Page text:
That is, when someone "just emailed you the project", what did you get? How much of the filesystem did or didn't come along with it? Have we openned the door for Version Hell? Also, can the data be compressed without having to know that it is?

      Let's just be careful to clearly define what we want and how we get it.

      A "file" lets us abstract the data from the filesystem. It is then trivial for that data to live on Ext2, Ext3, FAT16, NTFS, Juliet, in a zip, in a tar, as an email attachment, or in a pipe to an arbitrary process.

      With a "common data storage", it sounds like what is really wanted is for each "object" to emit a standard, common interface. Once everything has that interface, we can wrap a database system around it to transform the data in lots of unique, interesting ways. Is there something implicit about this new abstraction that it has to live in the filesystem instead of on it (Is-A versus Has-A inheritence)? Does it require that we to throw out other, existing, useful abstractions ("files") to get it?

      It sounds like an equivalent solution is to encapsulate each file in a platform independent, self-describing data structure. Then, impose the database query system on top of that. That both maintains the separation between file and filesystem provides all the features of the "common data storage".

  • by Anonymous Coward on Wednesday March 13, 2002 @12:58PM (#3157103)
    And IBM's AS400's have been doing this for years. Not to mention BeOS. ReiserFS is of perticular intrest because it will allow for attaching of arbitrary objects to any node. Only problem is we have five next generation file systems duking it out so generic Linux will most likely not see the benifits for some time as nobody will want to program specificly for a filesystem that reaches only a fraction of the usebase. It would be sure nice though to not to have to see .nautilus-metafile.xml stewn about my file system. sigh! What would be nice is generic system calls for filesystem metadata that would write out .nautilus-metafile's for FS that don't support metadata and node metadata for FS's that do. Of course we would need a standard format but it would be instantly useful.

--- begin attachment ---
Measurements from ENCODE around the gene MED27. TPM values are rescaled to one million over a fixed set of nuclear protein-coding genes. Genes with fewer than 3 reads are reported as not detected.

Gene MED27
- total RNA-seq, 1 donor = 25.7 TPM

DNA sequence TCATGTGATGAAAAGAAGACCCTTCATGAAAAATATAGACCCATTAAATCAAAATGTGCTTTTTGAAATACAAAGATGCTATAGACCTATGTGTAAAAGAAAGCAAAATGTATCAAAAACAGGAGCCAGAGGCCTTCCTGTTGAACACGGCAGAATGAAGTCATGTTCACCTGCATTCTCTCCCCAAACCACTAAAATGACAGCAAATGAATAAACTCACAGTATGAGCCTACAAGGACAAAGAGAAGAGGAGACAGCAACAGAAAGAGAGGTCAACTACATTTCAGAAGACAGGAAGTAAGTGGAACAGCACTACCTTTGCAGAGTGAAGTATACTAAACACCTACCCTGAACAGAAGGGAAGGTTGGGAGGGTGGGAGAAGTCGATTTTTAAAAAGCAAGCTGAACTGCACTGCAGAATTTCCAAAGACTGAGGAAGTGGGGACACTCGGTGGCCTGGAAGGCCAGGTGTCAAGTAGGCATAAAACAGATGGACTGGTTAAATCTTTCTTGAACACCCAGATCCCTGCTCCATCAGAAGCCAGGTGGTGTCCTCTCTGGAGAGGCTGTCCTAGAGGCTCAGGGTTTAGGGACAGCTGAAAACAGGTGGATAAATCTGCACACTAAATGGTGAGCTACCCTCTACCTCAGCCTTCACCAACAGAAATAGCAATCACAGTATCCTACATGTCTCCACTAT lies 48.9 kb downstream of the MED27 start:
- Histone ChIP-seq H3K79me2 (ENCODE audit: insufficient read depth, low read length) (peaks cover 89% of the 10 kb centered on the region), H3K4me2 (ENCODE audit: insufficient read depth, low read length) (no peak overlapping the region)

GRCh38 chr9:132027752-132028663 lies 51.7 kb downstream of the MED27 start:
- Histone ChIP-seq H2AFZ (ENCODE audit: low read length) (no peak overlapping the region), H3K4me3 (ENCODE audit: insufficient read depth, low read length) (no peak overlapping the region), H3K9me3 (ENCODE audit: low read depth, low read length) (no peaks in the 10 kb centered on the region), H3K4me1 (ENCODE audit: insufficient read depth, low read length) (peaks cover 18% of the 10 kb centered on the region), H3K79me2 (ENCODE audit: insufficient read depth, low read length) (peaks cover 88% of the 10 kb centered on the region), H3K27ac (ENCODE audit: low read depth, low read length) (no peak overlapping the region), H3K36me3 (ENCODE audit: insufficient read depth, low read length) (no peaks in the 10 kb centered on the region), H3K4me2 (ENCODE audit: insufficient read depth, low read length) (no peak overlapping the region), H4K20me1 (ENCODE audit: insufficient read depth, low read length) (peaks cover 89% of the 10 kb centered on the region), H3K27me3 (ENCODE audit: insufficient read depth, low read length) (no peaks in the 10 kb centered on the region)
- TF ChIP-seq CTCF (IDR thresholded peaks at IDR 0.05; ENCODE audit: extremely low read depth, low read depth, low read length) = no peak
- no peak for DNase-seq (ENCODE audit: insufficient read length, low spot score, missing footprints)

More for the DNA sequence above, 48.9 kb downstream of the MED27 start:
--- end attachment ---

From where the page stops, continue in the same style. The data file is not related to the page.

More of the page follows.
• There was an article on slashdot a while back that linked to this [] little gem from Cringely about "The Death Of Internet Innocence" and how he thought that MSFT might introduce a new internet protocol to replace TCP/IP and purport it as a way to stop hacking, security breaches, solve all your problems, etc, but it was really just another brick in the monopoly.

    The submission form is acting weird so here is the link again: html [].

    This New File system sounds to me like something similar.

  • by jonbrewer ( 11894 ) on Wednesday March 13, 2002 @01:02PM (#3157146) Homepage
    They proved with AS/400 that using a DB for the file system was the way to go. It's too bad they did it way ahead of their time.

    I'm personally glad MS is finally changing their OS. Now that my workstation has 70GB of files, searches are taking an incredibly long time.

    I have less than 100,000 files on my workstation. Each has maybe 10 searchable attributes. A full search on this can take over five minutes. (Athlon 800Mhz w/ 7200 RPM IBM drives on a Promise controller)

    I know from experience that querying an Oracle database (on a cheap 500mhz linux box) on 100,000 records with 30 non-indexed columns/attributes generally takes around 2-3 seconds.